Why the Scottish referendum is win-win for the Tories

Labour would lose 41 seats if Scotland went independent. The Tories would lose one.

No one should doubt David Cameron's commitment to the Union but there's at least one reason why Scottish independence wouldn't be an entirely negative outcome for the Tories. The break-up of the Union and the removal of Scottish MPs for Westminster would dramatically reduce the chances of Labour returning to government. It's well known that Ed Miliband has more Scottish MPs than Cameron but what's less well known is just how many more. Labour won 41 seats at the last election (no change from 2005) but the Conservatives won just one (see graph). Indeed, the Tories haven't exceeded that figure since 1997. There are now more giant pandas in Scotland than Conservative MPs.


As a result, the commitment of some Tories to the Union has waned. In 2006, Michael Portillo told Andrew Neil: "From the point of political advantage, the Conservatives have a better chance of being in government if Scotland is not part of the affair. You are continuing to assume the Union is sacrosanct. That is not an assumption I make any more." A 2009 ConservativeHome poll of 144 party candidates found that 46 per cent would not be "uncomfortable about Scotland becoming independent". To many Tories, an independent England - economically liberal, fiscally conservative, Eurosceptic, Atlanticist - is an attractive prospect.

On his live blog, the Guardian's Andrew Sparrow reports on speculation at Westminster that George Osborne, who is chair of the ministerial group on Scotland, is "not the union's greatest fan." It's not hard to see why Osborne, who is also the Tories' chief election strategist, might be tempted by the prospect of an independent Scotland but, to date, there is no evidence that he's anything other than an Unionist. However, you only need to look at the graph above to see why some in the Conservative Party are not.

George Eaton is political editor of the New Statesman.

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Why Theresa May won't exclude students from the net migration target

The Prime Minister believes the public would view the move as "a fix". 

In a letter to David Cameron shortly after the last general election, Philip Hammond demanded that students be excluded from the net migration target. The then foreign secretary, who was backed by George Osborne and Sajid Javid, wrote: "From a foreign policy point of view, Britain's role as a world class destination for international students is a highly significant element of our soft power offer. It's an issue that's consistently raised with me by our foreign counterparts." Universities and businesses have long argued that it is economically harmful to limit student numbers. But David Cameron, supported by Theresa May, refused to relent.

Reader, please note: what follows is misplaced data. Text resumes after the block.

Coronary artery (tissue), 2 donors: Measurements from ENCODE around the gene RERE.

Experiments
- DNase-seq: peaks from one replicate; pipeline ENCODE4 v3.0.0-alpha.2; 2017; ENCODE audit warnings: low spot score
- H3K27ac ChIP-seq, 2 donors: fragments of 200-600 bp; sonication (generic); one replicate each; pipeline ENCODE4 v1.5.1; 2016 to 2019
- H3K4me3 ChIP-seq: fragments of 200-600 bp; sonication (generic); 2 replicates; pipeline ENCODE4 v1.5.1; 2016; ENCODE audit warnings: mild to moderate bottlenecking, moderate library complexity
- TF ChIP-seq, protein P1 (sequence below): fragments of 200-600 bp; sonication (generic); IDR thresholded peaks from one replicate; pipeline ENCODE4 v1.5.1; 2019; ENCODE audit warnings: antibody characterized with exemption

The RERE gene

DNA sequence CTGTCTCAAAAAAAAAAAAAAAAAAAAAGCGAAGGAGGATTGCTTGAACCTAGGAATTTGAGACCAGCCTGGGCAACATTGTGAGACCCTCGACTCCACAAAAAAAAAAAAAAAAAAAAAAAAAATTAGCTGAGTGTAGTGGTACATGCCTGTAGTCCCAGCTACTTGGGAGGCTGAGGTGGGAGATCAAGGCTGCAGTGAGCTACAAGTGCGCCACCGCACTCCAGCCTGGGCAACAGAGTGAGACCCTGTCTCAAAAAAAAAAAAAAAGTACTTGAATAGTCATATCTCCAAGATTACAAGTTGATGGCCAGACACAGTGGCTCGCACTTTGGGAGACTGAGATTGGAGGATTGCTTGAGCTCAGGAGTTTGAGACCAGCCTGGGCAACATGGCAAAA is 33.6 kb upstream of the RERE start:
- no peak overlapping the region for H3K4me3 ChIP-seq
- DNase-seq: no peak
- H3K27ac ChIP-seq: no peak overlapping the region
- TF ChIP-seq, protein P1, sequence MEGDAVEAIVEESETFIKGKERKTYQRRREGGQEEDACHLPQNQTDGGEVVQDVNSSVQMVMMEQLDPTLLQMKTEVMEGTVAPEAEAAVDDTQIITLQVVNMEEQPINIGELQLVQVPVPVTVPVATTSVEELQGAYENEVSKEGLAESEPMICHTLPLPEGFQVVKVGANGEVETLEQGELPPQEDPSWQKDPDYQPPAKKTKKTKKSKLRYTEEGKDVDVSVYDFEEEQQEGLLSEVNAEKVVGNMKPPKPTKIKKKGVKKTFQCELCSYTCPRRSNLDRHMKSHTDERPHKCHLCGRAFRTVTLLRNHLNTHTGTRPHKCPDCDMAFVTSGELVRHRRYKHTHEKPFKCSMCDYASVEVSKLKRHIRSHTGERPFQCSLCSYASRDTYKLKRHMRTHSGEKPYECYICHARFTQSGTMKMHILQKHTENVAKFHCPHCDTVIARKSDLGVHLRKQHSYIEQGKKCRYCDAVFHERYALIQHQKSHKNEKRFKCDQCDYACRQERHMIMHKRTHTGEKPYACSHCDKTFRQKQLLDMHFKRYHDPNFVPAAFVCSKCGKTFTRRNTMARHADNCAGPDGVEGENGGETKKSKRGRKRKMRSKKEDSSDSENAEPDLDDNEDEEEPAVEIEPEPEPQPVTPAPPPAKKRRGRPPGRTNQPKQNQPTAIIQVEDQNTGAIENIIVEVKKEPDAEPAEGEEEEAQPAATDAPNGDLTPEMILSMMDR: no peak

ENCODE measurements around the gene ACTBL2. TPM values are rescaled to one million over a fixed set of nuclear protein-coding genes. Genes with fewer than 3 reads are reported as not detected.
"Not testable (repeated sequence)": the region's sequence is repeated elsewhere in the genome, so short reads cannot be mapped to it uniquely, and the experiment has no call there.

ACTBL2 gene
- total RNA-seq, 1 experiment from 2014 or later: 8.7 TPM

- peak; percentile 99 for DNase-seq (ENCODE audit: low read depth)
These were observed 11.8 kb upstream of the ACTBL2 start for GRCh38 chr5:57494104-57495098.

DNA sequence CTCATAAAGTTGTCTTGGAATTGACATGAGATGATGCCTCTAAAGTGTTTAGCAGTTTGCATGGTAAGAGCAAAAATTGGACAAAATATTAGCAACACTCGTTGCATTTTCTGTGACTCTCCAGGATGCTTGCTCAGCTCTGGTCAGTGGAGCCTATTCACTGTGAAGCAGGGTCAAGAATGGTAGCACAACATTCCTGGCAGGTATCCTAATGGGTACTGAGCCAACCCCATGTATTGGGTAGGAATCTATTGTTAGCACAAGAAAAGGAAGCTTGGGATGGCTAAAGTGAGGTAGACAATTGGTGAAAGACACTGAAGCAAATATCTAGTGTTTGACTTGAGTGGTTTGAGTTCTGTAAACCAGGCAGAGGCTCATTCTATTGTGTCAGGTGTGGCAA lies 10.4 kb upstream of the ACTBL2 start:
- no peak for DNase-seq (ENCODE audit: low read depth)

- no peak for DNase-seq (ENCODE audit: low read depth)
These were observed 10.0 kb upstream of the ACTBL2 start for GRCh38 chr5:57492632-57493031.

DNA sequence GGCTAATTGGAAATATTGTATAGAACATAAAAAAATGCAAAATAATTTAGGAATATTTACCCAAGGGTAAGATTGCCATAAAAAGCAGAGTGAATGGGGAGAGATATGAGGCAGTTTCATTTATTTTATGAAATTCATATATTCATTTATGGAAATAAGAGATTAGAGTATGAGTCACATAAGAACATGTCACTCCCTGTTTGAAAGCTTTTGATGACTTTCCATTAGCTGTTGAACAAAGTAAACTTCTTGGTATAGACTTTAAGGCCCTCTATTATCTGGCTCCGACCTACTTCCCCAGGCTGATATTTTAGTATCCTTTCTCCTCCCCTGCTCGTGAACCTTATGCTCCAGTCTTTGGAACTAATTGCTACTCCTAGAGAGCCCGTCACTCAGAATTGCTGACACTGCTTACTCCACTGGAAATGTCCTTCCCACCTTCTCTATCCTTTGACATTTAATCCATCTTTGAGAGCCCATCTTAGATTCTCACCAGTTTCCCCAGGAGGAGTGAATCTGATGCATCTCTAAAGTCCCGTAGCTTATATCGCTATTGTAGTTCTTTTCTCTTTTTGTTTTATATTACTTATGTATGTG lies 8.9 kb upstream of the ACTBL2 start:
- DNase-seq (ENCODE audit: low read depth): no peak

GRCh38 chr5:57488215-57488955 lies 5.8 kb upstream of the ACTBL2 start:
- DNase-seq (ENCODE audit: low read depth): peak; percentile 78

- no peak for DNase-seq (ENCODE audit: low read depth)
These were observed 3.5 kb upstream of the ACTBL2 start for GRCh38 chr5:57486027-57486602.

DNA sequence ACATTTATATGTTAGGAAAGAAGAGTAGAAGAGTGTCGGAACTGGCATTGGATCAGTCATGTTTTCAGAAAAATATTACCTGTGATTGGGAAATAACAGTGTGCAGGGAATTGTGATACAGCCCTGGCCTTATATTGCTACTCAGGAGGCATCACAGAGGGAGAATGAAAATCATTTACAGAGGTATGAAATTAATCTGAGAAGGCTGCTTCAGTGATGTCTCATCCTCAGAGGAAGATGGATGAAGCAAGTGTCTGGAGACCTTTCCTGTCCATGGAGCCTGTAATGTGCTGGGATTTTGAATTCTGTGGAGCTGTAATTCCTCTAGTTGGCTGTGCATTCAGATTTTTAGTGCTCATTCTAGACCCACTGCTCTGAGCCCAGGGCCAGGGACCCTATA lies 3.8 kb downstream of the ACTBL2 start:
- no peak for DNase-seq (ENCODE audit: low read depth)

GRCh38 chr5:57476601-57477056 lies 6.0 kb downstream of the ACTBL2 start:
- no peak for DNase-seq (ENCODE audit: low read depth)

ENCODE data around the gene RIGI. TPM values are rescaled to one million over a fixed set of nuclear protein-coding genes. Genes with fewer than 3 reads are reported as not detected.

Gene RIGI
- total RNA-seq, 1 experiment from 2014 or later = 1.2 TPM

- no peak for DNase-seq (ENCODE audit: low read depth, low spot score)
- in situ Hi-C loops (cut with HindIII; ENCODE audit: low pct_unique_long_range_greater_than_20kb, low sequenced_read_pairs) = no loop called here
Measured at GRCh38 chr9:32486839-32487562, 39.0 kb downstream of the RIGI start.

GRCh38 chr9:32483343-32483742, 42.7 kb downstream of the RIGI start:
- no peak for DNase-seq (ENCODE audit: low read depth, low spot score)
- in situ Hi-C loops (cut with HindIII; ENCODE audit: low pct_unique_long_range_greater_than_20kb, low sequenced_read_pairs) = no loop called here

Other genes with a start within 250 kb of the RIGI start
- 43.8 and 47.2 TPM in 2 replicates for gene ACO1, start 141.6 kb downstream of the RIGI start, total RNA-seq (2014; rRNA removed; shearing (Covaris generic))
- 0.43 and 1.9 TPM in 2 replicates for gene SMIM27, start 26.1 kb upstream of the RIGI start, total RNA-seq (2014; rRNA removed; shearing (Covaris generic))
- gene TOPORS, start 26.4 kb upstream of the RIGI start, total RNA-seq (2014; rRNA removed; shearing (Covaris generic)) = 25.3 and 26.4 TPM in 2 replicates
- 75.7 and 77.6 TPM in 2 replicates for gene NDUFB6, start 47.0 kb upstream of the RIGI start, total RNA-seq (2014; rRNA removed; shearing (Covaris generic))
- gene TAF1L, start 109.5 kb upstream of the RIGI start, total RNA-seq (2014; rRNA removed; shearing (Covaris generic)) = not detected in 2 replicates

Appearing before the Treasury select committee yesterday, Hammond reignited the issue. "As we approach the challenge of getting net migration figures down, it is in my view essential that we look at how we do this in a way that protects the vital interests of our economy," he said. He added that "It's not whether politicians think one thing or another, it's what the public believe and I think it would be useful to explore that quesrtion." A YouGov poll published earlier this year found that 57 per cent of the public support excluding students from the "tens of thousands" target.

Amber Rudd, the Home Secretary, has also pressured May to do so. But the Prime Minister not only rejected the proposal - she demanded a stricter regime. Rudd later announced in her conference speech that there would be "tougher rules for students on lower quality courses". 

The economic case for reform is that students aid growth. The political case is that it would make the net migration target (which has been missed for six years) easier to meet (long-term immigration for study was 164,000 in the most recent period). But in May's view, excluding students from the target would be regarded by the public as a "fix" and would harm the drive to reduce numbers. If an exemption is made for one group, others will inevitably demand similar treatment. 

Universities complain that their lobbying power has been reduced by the decision to transfer ministerial responsibility from the business department to education. Bill Rammell, the former higher education minister and the vice-chancellor of Bedfordshire, said in July: “We shouldn’t assume that Theresa May as prime minister will have the same restrictive view on overseas students that Theresa May the home secretary had”. Some Tory MPs hoped that the net migration target would be abolished altogether in a "Nixon goes to China" moment.

But rather than retreating, May has doubled-down. The Prime Minister regards permanently reduced migration as essential to her vision of a more ordered society. She believes the economic benefits of high immigration are both too negligible and too narrow. 

Her ambition is a forbidding one. Net migration has not been in the "tens of thousands" since 1997: when the EU had just 15 member states and the term "BRICS" had not even been coined. But as prime minister, May is determined to achieve what she could not as home secretary. 

George Eaton is political editor of the New Statesman.